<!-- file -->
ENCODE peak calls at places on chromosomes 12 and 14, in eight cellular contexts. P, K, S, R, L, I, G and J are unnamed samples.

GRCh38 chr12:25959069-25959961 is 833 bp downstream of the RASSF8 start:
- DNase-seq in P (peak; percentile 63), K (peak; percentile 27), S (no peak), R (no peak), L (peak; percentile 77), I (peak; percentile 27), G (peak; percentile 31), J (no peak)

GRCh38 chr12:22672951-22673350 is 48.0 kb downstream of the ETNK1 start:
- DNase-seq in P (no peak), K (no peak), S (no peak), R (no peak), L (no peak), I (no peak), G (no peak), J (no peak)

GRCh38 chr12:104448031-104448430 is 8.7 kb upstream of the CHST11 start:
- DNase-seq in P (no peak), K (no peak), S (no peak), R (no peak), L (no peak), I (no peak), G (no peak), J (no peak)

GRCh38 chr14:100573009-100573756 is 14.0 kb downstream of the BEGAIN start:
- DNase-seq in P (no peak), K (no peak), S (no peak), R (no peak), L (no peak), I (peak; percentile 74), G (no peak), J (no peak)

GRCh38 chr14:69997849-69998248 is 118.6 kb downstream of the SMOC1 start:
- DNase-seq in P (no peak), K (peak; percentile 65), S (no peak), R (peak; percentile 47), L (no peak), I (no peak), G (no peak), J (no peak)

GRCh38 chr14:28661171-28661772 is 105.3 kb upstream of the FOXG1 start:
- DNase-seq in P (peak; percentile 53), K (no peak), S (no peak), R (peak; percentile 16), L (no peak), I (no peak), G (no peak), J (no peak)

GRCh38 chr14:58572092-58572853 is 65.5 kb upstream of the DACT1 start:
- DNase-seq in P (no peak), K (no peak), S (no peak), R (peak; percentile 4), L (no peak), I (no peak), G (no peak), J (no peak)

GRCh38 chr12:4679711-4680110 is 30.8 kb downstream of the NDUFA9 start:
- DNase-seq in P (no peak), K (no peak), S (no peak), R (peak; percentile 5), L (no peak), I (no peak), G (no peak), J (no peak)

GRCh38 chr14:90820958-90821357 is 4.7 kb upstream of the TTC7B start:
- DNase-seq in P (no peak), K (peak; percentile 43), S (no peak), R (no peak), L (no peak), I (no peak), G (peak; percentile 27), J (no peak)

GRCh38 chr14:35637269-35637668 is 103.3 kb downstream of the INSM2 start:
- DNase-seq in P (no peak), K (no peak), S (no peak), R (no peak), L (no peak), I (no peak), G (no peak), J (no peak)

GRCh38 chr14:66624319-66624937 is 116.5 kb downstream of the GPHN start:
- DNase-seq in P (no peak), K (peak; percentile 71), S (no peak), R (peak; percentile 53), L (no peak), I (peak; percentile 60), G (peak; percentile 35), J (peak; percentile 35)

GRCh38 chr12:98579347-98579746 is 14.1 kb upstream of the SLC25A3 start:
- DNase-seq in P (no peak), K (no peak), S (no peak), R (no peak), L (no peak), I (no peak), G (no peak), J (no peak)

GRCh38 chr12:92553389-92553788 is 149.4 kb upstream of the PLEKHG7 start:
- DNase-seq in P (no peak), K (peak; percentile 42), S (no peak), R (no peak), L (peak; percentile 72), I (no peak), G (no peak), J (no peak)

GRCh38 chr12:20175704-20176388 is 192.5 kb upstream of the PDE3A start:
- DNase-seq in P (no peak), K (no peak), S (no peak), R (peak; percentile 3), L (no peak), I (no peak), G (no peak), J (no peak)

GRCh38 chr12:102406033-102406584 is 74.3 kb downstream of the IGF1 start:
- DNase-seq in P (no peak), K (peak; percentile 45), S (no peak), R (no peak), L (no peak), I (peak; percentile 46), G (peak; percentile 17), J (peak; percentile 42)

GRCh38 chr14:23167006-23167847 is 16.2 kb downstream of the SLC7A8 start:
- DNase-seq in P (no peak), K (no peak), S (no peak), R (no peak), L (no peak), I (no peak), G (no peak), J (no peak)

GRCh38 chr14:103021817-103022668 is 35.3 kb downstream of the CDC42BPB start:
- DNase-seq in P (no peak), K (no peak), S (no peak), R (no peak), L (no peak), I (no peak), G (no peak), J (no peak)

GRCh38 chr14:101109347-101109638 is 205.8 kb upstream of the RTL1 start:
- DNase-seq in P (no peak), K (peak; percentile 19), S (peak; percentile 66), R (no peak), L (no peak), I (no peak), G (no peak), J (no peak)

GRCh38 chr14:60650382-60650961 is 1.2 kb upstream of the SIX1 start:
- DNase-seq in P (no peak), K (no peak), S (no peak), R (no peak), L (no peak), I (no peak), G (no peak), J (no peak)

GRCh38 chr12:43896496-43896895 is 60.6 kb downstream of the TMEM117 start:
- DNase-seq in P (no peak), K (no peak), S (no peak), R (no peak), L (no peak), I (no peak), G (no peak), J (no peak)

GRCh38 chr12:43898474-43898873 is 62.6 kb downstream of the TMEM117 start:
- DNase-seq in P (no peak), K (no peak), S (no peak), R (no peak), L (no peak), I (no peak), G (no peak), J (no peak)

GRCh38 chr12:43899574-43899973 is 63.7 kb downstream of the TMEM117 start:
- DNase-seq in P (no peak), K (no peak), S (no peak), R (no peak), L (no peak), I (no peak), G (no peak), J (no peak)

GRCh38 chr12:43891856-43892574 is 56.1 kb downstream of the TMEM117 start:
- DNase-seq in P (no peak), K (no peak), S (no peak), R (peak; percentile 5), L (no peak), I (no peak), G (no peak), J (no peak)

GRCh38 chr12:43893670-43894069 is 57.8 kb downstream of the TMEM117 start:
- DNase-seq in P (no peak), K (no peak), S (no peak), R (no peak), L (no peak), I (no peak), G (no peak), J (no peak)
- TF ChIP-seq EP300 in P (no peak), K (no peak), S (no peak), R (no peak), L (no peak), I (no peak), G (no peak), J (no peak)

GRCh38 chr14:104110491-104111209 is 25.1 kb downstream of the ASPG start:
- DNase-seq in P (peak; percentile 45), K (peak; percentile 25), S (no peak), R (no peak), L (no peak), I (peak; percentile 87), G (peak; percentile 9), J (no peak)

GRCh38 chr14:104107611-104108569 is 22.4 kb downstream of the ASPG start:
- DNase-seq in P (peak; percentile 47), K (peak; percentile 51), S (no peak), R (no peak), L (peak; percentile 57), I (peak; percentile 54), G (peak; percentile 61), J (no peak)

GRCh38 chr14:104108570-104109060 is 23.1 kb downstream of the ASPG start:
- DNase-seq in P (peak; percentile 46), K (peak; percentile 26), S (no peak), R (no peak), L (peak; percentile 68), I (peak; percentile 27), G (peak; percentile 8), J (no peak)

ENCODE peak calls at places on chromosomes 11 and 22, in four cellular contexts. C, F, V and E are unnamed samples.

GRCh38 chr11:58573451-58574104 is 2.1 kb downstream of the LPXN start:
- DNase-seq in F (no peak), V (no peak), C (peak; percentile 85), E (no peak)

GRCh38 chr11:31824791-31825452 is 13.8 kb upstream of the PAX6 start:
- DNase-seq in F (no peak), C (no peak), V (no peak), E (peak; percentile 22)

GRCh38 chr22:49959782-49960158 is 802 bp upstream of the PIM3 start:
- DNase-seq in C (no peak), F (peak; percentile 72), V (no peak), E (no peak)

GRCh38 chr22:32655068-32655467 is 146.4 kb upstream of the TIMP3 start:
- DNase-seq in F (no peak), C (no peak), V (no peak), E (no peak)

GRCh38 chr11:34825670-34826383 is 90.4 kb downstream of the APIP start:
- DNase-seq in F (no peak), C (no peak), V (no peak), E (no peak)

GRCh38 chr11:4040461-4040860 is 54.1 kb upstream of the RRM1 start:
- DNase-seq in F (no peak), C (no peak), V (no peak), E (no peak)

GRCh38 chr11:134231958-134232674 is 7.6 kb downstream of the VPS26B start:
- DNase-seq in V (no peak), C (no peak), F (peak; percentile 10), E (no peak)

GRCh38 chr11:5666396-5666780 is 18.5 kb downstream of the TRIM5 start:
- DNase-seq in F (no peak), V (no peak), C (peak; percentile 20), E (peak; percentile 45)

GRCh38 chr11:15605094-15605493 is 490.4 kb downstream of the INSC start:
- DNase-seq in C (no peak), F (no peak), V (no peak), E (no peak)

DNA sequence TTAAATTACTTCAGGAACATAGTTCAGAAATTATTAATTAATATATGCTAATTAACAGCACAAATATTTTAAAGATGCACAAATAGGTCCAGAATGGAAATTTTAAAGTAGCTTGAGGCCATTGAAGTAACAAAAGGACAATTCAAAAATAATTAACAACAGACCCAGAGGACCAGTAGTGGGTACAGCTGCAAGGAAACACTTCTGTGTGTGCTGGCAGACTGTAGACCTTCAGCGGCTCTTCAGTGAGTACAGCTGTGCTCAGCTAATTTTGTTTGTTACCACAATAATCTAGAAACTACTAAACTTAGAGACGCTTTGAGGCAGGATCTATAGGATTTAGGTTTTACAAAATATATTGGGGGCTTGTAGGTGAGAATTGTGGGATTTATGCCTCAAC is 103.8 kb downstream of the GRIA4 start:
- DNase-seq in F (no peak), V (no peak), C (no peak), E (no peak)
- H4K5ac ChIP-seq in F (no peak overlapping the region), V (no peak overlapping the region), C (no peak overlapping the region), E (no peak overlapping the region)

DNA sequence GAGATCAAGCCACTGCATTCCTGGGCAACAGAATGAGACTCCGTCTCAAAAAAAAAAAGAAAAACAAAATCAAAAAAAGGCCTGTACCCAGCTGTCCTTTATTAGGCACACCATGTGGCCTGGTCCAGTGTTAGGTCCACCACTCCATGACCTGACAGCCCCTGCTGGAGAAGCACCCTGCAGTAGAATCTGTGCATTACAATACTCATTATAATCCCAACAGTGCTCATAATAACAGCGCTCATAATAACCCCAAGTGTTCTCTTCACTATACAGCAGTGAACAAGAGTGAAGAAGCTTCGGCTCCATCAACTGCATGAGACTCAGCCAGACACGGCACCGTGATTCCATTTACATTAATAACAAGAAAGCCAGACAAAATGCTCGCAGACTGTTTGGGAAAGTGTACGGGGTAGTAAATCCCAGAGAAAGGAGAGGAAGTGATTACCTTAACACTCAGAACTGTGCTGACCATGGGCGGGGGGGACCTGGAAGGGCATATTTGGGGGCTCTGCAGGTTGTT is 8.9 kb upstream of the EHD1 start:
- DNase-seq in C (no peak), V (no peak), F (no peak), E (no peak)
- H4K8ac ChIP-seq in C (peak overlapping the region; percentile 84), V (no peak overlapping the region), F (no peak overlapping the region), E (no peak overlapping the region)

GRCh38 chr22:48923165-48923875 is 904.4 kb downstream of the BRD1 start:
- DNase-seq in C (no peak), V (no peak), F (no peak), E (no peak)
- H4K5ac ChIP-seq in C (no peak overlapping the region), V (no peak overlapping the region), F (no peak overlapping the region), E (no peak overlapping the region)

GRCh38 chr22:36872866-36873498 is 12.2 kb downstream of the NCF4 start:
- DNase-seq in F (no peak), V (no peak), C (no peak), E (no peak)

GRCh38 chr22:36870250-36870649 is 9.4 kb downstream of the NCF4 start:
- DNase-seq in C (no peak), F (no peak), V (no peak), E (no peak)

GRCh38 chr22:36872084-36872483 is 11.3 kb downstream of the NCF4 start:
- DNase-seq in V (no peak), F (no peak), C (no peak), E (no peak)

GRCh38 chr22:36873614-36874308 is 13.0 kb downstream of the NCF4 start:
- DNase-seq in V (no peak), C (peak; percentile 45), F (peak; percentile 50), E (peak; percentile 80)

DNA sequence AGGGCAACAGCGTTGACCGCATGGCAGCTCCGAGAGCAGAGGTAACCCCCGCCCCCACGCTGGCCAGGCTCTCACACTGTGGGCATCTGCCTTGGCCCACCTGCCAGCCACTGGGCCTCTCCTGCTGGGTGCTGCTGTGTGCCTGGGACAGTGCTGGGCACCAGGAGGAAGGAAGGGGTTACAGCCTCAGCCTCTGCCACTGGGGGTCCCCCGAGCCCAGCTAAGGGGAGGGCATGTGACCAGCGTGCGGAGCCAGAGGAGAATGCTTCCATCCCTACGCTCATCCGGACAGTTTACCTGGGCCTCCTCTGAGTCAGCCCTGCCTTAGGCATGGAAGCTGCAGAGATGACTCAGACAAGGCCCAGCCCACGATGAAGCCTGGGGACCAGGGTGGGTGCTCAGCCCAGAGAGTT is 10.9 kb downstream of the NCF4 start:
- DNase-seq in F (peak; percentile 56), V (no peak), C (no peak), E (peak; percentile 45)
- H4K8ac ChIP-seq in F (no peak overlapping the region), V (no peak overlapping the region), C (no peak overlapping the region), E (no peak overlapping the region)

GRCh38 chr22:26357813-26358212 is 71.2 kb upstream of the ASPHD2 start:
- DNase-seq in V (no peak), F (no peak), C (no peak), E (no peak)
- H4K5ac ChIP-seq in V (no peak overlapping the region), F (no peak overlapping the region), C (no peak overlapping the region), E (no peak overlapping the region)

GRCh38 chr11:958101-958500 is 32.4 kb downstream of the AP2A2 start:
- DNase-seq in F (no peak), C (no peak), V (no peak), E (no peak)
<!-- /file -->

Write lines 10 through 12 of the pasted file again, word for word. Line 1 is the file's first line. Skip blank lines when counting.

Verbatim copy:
GRCh38 chr14:69997849-69998248 is 118.6 kb downstream of the SMOC1 start:
- DNase-seq in P (no peak), K (peak; percentile 65), S (no peak), R (peak; percentile 47), L (no peak), I (no peak), G (no peak), J (no peak)

GRCh38 chr14:28661171-28661772 is 105.3 kb upstream of the FOXG1 start: